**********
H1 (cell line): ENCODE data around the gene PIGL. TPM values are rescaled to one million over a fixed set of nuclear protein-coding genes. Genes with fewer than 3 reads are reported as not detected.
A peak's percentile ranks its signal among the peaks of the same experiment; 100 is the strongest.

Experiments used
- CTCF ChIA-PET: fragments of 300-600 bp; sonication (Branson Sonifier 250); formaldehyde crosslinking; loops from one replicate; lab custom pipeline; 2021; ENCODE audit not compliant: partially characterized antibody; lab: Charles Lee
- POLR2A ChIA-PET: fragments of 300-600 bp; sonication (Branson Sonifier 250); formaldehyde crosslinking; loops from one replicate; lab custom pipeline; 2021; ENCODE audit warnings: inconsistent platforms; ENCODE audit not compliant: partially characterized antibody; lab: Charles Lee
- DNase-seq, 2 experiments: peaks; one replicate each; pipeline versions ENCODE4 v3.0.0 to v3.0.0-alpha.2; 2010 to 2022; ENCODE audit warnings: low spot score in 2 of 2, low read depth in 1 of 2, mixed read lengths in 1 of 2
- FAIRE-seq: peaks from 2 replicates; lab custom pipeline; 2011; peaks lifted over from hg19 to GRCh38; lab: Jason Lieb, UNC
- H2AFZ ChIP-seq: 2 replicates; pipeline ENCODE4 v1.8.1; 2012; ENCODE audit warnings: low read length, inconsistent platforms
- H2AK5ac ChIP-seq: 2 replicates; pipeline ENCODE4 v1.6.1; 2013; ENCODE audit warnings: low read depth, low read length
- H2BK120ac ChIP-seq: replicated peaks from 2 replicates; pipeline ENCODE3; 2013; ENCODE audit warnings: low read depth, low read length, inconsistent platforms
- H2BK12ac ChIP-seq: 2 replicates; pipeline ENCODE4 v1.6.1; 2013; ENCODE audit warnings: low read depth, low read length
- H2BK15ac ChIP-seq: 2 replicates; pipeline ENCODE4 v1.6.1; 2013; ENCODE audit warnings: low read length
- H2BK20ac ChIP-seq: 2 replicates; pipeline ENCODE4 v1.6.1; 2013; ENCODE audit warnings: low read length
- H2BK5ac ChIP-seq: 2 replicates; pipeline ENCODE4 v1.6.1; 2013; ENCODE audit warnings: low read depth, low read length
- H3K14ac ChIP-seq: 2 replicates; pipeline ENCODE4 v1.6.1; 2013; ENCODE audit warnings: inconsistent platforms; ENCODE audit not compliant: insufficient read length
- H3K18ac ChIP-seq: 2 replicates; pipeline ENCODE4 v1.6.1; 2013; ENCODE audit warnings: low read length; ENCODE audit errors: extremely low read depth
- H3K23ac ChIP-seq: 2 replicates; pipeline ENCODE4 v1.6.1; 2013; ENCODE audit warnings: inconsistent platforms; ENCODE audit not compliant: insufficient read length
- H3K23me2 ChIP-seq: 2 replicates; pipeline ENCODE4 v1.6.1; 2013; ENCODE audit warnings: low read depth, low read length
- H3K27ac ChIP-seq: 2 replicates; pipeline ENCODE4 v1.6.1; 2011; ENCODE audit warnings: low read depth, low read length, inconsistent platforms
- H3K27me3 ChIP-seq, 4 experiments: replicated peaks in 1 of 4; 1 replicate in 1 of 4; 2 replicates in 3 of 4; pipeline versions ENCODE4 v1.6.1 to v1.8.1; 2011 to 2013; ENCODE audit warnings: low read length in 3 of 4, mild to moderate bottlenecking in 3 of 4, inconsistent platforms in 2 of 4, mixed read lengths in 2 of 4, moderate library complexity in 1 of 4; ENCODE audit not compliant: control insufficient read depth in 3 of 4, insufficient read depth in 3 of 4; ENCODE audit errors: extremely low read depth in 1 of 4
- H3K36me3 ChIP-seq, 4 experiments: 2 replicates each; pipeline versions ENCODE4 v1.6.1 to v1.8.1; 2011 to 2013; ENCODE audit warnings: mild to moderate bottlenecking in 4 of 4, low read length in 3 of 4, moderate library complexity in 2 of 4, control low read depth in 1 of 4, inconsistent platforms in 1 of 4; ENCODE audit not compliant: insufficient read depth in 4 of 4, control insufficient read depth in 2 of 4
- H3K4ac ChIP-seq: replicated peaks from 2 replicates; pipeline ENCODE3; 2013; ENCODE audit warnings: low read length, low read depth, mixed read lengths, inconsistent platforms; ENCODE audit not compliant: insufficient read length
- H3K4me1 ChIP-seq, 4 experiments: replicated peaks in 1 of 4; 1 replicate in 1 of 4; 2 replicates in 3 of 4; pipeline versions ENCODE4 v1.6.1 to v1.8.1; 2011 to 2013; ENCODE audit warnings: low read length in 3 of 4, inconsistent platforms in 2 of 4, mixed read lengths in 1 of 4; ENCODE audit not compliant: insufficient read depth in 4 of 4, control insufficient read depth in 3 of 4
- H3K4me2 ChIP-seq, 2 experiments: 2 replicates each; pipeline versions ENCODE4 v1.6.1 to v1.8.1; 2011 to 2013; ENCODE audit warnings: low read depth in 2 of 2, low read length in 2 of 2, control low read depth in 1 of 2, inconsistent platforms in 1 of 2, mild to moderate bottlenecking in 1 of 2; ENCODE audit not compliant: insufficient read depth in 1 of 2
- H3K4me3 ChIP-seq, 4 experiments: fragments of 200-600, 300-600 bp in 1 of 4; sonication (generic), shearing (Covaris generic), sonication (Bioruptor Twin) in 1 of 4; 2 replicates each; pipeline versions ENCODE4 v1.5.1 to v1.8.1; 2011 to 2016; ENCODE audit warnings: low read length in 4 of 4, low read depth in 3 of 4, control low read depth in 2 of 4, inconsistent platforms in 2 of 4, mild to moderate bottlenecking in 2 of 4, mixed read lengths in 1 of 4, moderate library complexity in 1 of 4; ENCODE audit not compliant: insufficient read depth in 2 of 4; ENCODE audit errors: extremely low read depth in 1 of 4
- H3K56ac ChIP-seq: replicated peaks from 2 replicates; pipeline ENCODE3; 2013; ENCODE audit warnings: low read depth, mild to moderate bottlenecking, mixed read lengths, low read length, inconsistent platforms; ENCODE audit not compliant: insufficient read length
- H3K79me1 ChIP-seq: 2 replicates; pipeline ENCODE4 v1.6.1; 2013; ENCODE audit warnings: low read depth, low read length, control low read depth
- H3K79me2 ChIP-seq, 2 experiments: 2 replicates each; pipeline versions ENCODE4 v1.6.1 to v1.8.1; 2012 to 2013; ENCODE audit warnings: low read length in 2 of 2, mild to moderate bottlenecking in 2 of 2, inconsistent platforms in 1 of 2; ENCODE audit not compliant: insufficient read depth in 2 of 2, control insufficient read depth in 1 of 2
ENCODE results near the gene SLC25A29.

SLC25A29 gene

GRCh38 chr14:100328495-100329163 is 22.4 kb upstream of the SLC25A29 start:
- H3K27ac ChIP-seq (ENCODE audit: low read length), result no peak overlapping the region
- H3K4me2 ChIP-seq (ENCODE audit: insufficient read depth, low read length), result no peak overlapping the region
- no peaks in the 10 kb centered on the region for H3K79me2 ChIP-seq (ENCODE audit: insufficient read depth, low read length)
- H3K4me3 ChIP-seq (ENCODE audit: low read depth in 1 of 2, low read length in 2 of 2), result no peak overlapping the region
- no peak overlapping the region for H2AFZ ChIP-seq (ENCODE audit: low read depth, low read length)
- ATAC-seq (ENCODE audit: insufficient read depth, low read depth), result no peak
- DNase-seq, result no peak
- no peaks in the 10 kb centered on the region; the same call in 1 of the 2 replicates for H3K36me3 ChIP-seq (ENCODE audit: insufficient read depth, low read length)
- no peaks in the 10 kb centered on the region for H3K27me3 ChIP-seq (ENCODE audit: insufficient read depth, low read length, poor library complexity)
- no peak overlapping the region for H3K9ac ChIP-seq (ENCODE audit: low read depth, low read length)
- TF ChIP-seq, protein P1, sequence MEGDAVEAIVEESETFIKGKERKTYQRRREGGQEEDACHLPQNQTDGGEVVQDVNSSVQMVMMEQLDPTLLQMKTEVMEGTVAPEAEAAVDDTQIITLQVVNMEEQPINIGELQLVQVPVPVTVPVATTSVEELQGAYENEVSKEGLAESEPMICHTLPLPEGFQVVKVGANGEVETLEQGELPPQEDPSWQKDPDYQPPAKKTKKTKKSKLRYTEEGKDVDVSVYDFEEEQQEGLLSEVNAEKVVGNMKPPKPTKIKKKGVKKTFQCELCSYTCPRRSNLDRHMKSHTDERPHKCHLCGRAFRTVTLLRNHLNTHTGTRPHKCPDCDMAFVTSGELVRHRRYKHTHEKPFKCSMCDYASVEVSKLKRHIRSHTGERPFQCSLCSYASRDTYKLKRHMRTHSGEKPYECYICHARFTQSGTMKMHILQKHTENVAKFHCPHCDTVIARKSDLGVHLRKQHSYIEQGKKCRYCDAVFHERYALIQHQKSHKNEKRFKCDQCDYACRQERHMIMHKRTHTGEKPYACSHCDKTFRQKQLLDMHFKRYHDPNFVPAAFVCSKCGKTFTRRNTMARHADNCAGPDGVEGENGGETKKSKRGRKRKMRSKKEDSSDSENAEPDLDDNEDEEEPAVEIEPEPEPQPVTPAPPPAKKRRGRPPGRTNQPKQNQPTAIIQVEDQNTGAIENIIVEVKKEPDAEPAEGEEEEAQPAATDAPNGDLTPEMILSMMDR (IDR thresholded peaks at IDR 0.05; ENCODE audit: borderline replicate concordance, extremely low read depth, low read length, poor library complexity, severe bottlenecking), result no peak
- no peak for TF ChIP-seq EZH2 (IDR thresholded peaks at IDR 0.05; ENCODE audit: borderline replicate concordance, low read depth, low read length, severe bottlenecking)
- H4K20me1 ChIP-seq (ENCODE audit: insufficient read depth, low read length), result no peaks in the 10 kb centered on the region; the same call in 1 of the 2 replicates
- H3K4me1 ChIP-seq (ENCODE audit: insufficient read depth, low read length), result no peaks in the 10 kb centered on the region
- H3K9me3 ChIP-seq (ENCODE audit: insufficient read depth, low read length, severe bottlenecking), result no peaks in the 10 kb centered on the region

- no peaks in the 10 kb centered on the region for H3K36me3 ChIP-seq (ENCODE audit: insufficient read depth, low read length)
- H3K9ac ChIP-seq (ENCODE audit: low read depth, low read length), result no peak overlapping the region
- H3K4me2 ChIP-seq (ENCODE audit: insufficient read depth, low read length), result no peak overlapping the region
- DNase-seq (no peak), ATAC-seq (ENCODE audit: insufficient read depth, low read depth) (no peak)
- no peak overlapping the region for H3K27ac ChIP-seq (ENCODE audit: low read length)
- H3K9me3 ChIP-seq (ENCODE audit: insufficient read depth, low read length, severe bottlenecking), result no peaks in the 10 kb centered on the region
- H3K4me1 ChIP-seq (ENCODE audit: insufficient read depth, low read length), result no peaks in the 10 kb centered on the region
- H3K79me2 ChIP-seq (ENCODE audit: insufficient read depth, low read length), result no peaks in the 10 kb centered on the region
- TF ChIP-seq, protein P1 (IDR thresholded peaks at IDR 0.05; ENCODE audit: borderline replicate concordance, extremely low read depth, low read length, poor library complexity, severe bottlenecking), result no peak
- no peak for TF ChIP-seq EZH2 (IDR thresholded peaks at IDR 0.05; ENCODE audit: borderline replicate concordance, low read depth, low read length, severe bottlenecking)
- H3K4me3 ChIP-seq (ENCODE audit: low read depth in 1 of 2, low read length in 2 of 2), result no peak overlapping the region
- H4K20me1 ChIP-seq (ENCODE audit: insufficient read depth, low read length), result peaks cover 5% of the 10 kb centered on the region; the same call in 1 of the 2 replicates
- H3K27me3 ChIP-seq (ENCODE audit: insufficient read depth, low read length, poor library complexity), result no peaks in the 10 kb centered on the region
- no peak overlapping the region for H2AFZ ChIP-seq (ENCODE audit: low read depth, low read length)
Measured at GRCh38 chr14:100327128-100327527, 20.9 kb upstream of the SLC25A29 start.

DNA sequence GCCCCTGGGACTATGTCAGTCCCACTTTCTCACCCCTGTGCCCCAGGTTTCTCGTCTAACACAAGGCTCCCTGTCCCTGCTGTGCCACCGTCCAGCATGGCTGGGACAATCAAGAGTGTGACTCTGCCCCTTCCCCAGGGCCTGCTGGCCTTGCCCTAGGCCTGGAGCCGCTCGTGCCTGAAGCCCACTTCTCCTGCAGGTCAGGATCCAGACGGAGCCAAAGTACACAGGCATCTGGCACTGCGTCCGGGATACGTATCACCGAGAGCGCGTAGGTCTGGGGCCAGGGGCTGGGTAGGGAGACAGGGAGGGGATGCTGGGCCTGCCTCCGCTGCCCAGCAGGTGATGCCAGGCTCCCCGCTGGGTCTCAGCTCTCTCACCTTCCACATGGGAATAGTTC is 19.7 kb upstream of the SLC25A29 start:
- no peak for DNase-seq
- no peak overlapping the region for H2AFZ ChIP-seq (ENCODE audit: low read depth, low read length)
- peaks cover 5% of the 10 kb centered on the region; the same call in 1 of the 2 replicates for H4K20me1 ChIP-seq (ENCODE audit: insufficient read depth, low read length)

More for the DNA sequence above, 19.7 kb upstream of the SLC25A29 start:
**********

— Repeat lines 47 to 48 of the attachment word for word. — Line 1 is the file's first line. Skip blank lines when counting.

- no peaks in the 10 kb centered on the region for H3K36me3 ChIP-seq (ENCODE audit: insufficient read depth, low read length)
- H3K9ac ChIP-seq (ENCODE audit: low read depth, low read length), result no peak overlapping the region